In a healthcare landscape in which costs increasingly matter, the authors sought to distinguish among the clinical and nonclinical drivers of patient length of stay (LOS) in the hospital following elective lumbar laminectomy—a common spinal surgery that may be reimbursed using bundled payments—and to understand their relationships with patient outcomes and costs.
Patients ≥ 18 years of age undergoing laminectomy surgery for degenerative lumbar spinal stenosis within the Cleveland Clinic health system between March 1, 2016, and February 1, 2019, were included in this analysis. Generalized linear modeling was used to assess the relationships between the day of surgery, patient discharge disposition, and hospital LOS, while adjusting for underlying patient health risks and other nonclinical factors, including the hospital surgery site and health insurance.
A total of 1359 eligible patients were included in the authors’ analysis. The mean LOS ranged between 2.01 and 2.47 days for Monday and Friday cases, respectively. The LOS was also notably longer for patients who were ultimately discharged to a skilled nursing facility (SNF) or rehabilitation center. A prolonged LOS occurring later in the week was not associated with greater underlying health risks, yet it nevertheless resulted in greater costs of care: the average total surgical costs for lumbar laminectomy were 20% greater for Friday cases than for Monday cases, and 24% greater for late-week cases than for early-week cases ultimately transferred to SNFs or rehabilitation centers. A Poisson generalized linear model fit the data best and showed that the comorbidity burden, surgery at a tertiary care center versus a community hospital, and the incidence of any postoperative complication were associated with significantly longer hospital stays. Discharge to home healthcare, SNFs, or rehabilitation centers, and late-week surgery were significant nonclinical predictors of LOS prolongation, even after adjusting for underlying patient health risks and insurance, with LOSs that were, for instance, 1.55 and 1.61 times longer for patients undergoing their procedure on Thursday and Friday compared to Monday, respectively.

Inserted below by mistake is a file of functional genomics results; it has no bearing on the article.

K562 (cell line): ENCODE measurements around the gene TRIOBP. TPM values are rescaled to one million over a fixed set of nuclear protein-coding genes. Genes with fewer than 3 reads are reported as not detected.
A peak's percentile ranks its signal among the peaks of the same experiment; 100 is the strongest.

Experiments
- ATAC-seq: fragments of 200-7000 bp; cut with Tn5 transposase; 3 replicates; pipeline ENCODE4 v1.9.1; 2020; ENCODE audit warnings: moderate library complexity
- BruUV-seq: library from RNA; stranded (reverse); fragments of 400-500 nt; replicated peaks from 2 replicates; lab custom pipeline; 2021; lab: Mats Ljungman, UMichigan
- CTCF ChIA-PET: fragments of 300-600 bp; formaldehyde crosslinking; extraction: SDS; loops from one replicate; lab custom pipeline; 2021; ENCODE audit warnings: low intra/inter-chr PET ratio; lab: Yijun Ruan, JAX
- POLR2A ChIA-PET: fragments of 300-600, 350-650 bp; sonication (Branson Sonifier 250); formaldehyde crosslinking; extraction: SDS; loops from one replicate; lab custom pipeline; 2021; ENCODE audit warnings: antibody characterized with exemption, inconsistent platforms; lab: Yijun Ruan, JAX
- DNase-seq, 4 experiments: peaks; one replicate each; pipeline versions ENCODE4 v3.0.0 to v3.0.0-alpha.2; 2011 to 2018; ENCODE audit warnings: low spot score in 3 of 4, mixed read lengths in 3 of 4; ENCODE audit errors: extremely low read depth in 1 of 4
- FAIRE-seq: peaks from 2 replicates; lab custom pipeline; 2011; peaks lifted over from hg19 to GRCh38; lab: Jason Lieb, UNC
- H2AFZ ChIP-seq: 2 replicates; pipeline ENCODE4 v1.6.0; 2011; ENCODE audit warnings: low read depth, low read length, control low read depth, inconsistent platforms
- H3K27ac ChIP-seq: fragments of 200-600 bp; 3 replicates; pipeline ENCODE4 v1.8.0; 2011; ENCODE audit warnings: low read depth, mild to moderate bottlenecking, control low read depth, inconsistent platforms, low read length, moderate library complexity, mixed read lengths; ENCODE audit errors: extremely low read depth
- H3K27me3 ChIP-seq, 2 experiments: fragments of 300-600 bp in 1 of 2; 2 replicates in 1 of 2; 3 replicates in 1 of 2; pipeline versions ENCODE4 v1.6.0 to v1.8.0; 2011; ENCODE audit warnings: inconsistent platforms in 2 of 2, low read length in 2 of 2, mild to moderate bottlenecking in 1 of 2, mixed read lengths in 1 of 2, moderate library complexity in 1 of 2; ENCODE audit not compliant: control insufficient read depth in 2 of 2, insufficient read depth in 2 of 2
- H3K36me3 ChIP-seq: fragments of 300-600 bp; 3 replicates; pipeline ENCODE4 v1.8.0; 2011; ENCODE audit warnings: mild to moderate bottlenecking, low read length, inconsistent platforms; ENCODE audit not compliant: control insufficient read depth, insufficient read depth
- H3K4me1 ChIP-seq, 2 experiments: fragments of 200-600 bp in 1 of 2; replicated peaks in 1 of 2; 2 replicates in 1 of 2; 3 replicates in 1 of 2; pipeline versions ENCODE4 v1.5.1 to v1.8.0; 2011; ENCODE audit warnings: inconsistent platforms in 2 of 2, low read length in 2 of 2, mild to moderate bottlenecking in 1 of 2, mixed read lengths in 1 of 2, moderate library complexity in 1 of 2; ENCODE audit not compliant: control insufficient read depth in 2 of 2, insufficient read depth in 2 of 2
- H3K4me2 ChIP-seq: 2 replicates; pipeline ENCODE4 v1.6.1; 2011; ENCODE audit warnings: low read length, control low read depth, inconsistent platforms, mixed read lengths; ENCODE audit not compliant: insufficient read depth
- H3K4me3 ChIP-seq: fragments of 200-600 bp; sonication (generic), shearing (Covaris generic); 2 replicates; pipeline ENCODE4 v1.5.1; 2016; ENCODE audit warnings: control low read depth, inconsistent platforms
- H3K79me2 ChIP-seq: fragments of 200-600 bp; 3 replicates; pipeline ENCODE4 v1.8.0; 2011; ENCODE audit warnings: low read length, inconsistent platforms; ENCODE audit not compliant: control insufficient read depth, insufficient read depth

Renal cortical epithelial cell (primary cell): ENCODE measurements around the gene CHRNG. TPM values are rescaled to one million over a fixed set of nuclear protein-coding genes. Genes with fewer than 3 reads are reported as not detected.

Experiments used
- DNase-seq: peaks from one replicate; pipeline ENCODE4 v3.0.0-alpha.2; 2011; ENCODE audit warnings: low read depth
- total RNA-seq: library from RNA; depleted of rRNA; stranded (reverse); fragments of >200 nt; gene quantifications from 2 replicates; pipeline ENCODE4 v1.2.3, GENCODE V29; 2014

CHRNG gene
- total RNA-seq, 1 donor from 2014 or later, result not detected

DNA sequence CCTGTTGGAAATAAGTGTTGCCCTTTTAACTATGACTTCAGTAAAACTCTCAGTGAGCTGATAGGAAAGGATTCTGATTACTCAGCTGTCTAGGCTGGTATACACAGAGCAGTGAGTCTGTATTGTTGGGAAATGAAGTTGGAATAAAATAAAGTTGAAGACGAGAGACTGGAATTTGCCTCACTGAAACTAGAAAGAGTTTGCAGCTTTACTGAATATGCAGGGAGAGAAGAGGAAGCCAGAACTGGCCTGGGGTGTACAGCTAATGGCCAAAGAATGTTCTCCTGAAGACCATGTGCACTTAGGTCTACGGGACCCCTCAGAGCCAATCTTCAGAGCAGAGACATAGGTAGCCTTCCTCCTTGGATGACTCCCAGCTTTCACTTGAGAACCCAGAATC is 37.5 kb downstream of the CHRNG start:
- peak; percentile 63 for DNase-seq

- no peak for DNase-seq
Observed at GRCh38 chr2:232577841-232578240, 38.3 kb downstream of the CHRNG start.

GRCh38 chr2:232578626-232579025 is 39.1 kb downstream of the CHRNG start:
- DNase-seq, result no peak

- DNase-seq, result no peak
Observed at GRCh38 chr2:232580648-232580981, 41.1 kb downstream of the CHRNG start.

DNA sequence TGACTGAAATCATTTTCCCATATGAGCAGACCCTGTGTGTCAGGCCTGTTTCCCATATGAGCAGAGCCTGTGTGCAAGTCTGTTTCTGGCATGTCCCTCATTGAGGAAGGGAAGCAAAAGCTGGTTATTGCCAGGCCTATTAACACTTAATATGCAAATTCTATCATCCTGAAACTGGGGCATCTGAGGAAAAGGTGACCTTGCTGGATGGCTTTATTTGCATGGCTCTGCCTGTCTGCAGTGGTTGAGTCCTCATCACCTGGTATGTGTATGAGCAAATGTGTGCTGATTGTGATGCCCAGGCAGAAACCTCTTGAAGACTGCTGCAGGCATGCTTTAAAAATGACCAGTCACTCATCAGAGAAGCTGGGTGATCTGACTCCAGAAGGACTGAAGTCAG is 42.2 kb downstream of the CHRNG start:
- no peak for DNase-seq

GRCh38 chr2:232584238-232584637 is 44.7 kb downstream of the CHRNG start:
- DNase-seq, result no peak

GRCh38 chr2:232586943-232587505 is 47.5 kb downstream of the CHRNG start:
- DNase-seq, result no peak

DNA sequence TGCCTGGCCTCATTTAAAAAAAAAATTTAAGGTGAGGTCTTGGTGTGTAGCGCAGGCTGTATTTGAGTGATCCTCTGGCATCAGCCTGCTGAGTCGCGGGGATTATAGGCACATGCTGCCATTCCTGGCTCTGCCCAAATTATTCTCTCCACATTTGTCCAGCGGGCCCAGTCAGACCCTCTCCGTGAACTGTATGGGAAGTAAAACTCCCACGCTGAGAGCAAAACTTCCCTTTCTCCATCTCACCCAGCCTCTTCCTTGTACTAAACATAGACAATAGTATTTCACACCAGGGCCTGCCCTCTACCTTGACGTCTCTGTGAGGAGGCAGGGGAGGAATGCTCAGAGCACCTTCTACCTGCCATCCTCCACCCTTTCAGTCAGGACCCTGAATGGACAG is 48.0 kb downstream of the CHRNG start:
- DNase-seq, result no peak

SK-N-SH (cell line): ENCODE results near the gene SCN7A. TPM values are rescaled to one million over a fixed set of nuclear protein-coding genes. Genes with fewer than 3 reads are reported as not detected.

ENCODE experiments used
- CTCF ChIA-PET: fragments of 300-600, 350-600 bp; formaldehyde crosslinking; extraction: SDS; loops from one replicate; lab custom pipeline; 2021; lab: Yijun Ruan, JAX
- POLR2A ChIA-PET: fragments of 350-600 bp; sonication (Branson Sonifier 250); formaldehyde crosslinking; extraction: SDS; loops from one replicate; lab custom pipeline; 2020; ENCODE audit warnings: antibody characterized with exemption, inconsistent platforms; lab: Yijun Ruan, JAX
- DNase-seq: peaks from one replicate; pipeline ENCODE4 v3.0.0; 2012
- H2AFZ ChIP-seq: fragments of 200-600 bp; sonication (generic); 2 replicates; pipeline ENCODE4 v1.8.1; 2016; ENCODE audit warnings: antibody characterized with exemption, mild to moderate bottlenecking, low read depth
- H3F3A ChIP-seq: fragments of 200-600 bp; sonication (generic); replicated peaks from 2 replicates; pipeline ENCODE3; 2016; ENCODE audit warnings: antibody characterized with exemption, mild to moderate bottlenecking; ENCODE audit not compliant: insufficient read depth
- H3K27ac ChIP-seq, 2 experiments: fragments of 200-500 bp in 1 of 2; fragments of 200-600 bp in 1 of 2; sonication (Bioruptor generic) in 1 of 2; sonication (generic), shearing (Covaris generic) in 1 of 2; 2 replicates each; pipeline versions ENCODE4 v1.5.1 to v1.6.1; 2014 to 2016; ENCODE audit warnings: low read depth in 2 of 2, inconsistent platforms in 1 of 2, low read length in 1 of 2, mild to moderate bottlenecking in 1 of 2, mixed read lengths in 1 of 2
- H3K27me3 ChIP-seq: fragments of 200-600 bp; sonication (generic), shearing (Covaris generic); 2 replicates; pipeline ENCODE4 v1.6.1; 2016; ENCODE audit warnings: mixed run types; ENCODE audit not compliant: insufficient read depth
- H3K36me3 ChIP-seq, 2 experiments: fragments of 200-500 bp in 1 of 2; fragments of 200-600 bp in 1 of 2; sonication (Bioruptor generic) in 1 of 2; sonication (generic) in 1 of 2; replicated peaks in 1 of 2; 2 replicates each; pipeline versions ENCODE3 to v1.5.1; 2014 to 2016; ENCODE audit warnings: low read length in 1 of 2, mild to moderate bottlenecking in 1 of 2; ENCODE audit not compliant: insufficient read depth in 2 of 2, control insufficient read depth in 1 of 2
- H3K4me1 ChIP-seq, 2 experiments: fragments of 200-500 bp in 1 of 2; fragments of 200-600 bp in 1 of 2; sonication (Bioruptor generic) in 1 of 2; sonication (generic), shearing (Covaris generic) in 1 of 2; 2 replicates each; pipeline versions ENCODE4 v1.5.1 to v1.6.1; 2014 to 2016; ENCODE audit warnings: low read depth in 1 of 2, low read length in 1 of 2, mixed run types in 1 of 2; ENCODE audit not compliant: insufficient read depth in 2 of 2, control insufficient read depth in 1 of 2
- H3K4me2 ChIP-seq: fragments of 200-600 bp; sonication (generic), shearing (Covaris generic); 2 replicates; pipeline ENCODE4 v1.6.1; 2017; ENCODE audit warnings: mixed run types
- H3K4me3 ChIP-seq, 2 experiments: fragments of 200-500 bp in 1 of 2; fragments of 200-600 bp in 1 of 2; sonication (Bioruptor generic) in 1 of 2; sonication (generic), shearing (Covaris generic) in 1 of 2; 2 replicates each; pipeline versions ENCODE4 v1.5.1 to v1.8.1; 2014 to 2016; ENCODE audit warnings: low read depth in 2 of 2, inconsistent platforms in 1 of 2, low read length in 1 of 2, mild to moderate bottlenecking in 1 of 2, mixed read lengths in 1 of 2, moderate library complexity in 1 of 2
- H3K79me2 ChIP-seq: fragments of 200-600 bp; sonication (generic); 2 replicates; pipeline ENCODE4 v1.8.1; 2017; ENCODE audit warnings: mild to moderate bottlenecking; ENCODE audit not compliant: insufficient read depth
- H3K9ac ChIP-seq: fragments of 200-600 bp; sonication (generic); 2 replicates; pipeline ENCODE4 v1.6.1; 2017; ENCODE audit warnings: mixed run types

Late-week surgeries are associated with a prolonged LOS, particularly when discharge is to an SNF or rehabilitation center. These findings point to opportunities to lower costs and improve outcomes associated with elective surgical care. Interventions to optimize surgical scheduling and perioperative care coordination could help reduce prolonged LOSs, lower costs, and, ultimately, give service line management personnel greater flexibility over how to use existing resources as they remain ahead of healthcare reforms.